Gender equality activists, netizens and even state-owned media have united together to protest against Alibaba’s latest ad that they said was out of line.
On Chinese online shopping website Taobao’s front page, a drugmaker posted a photo of a pregnant woman with the tag line “What if it is a baby girl?” and suggested customers use its alkaline medicine (Jian Yun Bao) to increase the chances of having a boy.
The long-standing Chinese tradition of putting men before women is part of the unspoken culture. The ad was immediately attacked by a Jiangsu women’s union, which released an article on WeChat titled “Taobao, you owe every woman an apology.”
It pointed out a similar ad from the company that appeared last year, which said, “Finally we can pass on to the next generation.” But there was no medical backing on how this drug was supposed to help make more baby boys than girls.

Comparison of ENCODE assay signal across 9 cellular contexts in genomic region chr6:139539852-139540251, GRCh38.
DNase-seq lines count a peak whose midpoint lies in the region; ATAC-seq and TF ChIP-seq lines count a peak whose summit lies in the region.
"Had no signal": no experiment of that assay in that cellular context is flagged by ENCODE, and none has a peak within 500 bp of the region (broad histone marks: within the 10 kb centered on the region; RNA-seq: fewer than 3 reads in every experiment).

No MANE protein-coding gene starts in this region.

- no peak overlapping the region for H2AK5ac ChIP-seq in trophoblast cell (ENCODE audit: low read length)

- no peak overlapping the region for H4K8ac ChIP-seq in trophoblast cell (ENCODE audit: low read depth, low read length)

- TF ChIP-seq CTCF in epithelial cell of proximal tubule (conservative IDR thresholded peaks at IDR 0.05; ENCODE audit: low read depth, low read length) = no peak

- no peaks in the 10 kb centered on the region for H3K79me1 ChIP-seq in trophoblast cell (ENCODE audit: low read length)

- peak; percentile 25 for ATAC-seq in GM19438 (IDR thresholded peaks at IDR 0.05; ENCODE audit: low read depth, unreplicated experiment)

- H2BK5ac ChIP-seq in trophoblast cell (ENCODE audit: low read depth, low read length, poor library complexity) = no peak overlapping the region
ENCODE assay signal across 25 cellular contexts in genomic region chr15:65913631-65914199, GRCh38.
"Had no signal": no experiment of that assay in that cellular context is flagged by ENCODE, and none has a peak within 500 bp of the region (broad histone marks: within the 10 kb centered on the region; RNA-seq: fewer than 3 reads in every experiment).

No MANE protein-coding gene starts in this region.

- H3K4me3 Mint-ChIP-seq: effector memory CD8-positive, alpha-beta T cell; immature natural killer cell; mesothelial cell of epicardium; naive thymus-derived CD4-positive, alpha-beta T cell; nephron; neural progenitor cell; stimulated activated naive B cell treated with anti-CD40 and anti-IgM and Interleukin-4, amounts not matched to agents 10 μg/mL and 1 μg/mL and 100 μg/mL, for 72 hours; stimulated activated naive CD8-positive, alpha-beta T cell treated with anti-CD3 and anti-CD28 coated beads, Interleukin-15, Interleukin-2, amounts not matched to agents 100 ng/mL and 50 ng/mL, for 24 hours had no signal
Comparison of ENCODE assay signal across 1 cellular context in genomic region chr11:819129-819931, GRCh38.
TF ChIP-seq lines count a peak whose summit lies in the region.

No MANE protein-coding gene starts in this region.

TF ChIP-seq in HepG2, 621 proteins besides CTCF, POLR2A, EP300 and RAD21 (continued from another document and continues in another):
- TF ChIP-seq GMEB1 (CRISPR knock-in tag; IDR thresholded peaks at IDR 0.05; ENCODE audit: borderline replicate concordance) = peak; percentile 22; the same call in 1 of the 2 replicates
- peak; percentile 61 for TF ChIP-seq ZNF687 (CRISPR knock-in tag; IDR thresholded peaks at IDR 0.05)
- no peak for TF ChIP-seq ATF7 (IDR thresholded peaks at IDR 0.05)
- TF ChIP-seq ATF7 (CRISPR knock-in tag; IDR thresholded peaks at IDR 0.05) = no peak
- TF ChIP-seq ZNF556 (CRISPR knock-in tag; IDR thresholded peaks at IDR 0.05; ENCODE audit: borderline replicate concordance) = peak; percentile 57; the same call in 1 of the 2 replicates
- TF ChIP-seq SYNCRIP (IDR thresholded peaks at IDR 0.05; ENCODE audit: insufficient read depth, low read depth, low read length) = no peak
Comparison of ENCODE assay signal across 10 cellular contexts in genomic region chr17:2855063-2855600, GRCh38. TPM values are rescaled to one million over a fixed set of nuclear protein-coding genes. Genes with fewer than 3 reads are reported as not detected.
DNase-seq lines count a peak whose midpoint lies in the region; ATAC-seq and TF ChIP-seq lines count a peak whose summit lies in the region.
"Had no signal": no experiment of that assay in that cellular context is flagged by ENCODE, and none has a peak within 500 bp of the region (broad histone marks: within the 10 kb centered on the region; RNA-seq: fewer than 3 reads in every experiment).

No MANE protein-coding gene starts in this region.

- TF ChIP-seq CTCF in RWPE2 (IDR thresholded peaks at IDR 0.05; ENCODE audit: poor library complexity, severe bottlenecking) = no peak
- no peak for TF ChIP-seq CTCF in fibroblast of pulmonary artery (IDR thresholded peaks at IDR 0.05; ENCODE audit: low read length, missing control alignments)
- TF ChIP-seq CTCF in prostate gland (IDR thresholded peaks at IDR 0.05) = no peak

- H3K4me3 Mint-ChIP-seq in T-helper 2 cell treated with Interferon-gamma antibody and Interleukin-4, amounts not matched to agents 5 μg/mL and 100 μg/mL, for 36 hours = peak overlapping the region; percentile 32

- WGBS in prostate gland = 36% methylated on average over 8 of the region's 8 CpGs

For the second time, the Jiangsu union called for an apology over sex discrimination, quoting Alibaba chairman Jack Ma thanking women, who made up 70% of the buyers and 55% of the sellers on Taobao, because “without them, Alibaba could not get listed in New York.”
Alibaba’s e-commerce subsidiary Alimama apologized for overlooking the ad and said it withdrew the ad immediately and punished the merchant involved. It promised to strengthen its diligence and make sure it would not happen again.
Even the People’s Daily questioned if the punishment should be more severely. In a commentary, it asked whether this “three glasses of wine-type of penalty” is too light because this low-taste product has consistently made the front page.